About the Dead and the Living

by Floyd Brand. Printed by request.

John 11:28-42, especially verses 41-42

Jesus Weeps

28When she had said this, she went and called her sister Mary, saying in private, “The Teacher is here and is calling for you.” 29And when she heard it, she rose quickly and went to him. 30Now Jesus had not yet come into the village, but was still in the place where Martha had met him. 31When the Jews who were with her in the house, consoling her, saw Mary rise quickly and go out, they followed her, supposing that she was going to the tomb to weep there. 32Now when Mary came to where Jesus was and saw him, she fell at his feet, saying to him, “Lord, if you had been here, my brother would not have died.” 33When Jesus saw her weeping, and the Jews who had come with her also weeping, he was deeply moved in his spirit and greatly troubled. 34And he said, “Where have you laid him?” They said to him, “Lord, come and see.” 35Jesus wept. 36So the Jews said, “See how he loved him!” 37But some of them said, “Could not he who opened the eyes of the blind man also have kept this man from dying?”

Jesus Raises Lazarus

38Then Jesus, deeply moved again, came to the tomb. It was a cave, and a stone lay against it. 39Jesus said, “Take away the stone.” Martha, the sister of the dead man, said to him, “Lord, by this time there will be an odor, for he has been dead four days.” 40Jesus said to her, “Did I not tell you that if you believed you would see the glory of God?” 41So they took away the stone. And Jesus lifted up his eyes and said, “Father, I thank you that you have heard me. 42I knew that you always hear me, but I said this on account of the people standing around, that they may believe that you sent me.”

 

After the events of the day, Mary and Martha and Lazarus and the whole village of Bethany might well have sung, “Though great distress my soul befell, the Lord my God did all things well.” (TLH 19:6) The Father in heaven had arranged the great distress that befell that family and that village, and the Son on earth was in perfect agreement. He had not hurried to get to Bethany in time to heal Lazarus before he died. He did not speak the word only and heal Lazarus from afar. He could have. The last two verses printed above unlock the mystery of what the Father in heaven and the Son on earth were about. To take up the thread of the narrative, Martha had told her sister Mary that the Master had come and was calling for her. Mary left in a hurry, and the Jews who were standing by her in her hour of sorrow went along, thinking she was going out to the grave to weep there. When she came to Jesus, she spoke to him the same words that her sister had spoken earlier, “Lord, if you had been here, my brother would not have died.” Each sister had made the same point. Here the Latin proverb is fitting, “If two people do the same thing, it is not the same.” So it is here, the same words but different thoughts, different emotions, and a different spirit. This comes out in the narrative. Martha had expressed disappointment in Jesus. She was struggling, wondering what to think of him now. Mary fell down at Jesus’ feet. We will not speculate how well Mary understood, but at the least she was the one more ready to pray, “Thy will be done.”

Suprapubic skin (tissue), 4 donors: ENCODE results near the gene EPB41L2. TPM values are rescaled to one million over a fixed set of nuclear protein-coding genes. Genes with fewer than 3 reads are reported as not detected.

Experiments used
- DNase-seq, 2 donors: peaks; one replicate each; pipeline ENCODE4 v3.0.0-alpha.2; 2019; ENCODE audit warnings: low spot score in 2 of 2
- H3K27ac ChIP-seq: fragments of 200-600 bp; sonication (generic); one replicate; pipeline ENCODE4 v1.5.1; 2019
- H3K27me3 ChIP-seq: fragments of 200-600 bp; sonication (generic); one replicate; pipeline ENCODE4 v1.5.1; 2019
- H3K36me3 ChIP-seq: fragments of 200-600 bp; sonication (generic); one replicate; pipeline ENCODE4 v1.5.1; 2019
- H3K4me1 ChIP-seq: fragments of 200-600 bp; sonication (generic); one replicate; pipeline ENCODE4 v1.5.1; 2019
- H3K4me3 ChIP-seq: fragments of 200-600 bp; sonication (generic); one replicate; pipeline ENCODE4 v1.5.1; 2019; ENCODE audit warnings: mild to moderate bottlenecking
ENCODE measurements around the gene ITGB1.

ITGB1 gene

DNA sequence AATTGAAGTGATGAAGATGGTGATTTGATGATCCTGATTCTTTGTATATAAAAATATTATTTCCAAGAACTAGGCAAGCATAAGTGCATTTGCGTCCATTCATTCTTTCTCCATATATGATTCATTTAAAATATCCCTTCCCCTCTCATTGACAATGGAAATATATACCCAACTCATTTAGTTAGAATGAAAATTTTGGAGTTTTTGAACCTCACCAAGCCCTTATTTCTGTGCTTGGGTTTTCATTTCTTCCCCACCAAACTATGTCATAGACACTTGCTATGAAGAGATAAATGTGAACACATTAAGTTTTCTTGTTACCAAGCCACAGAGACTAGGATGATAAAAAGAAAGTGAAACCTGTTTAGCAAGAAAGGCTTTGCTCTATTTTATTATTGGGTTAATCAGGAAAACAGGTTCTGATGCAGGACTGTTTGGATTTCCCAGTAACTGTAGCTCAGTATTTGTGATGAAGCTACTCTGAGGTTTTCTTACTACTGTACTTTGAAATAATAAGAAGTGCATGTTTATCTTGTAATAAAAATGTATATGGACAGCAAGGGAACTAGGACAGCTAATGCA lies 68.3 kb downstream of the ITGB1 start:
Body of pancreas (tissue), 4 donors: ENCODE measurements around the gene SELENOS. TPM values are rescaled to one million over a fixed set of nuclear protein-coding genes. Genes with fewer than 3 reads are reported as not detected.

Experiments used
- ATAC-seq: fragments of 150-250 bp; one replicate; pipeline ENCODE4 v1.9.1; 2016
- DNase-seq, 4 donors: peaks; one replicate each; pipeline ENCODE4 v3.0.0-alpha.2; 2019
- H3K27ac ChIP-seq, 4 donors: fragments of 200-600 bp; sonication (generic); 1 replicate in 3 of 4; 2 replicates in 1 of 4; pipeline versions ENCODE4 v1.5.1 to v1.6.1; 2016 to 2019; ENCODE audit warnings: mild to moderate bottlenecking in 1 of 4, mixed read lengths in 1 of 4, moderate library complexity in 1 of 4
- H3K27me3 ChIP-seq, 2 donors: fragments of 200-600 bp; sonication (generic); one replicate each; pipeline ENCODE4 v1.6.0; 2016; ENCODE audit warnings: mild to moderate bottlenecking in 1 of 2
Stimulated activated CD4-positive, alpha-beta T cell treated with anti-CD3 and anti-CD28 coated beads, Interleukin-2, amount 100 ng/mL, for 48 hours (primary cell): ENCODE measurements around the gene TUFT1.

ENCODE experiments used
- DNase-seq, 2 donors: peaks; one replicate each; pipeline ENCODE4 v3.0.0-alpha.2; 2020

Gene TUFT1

For the reader’s edification it is essential that he know what was in the mind and heart of Jesus. He saw Mary weeping, silently, and the Jews weeping with her, crying aloud, weeping and wailing as we say. Jesus was shaken in the Spirit. The Holy Spirit took hold of him, shook him, and roused him to action. Jesus was troubled. He was upset. The verb expresses anger more than sadness. The basic meaning was to snort. Shortly after, Jesus himself was weeping. All this may not seem to fit together in souls otherwise, but the soul of Jesus was a greater soul, capable of vast emotions that otherwise seem irreconcilable. For instance, on Palm Sunday Jesus drew near to the city and wept over it. Next he went into the temple and drove out the racketeers, firing into their consciences the truth, “This house is for prayer, not for profit.” At Bethany Jesus was stirred up, and now he would fight back. He asked, “Where is he buried?” They answer, “This way, we’ll show you.” It is noteworthy that the All-knowing one asks directions.

Jesus wept. His weeping was different from that of the Jews. He teared up. Tears ran down his cheeks, but he was not wailing in helpless anguish. The Jews understood his weeping according to their lights, and their lights were not all that bright. This is key to the story. “Behold how he loved him!” they said. True, Jesus had lost a friend. When Christians assert their conviction that Jesus is the Son of God, they need to remember that he is the Son of Man, who “feeleth for our sadness.” It is to the point to see here the natural human relationship and the natural human sorrow. To see only this however is to miss the point.

The platitudes likewise miss the point. “He opened the eyes of the blind, couldn’t he have kept this man from dying as well?” It is easy to fall into the same trap, as the common platitudes of our time demonstrate. “It is a good thing God took this person when he did, and not let him suffer any longer.” “Just as well, at his age he wasn’t going to get better anyway.” Stop. God could let everyone die peacefully in his sleep if he wanted to. As relentless as the laws of nature  (creation) are, God is the one who set these laws into operation. He stands above these laws, and can suspend them at will, and even cancel them if he chooses. He is not bound by these laws or principles. The One by whom all things were made was about to make an exception to the usual course of events. “Take the stone away from the door.” Martha objected, “You really don’t want to do that!” Jesus answered, “Didn’t I tell you that if you would believe, you would see the glory of God? This brought Jesus to the point of the whole matter, that everyone there might see the glory of God; and that everyone everywhere might see the glory of God.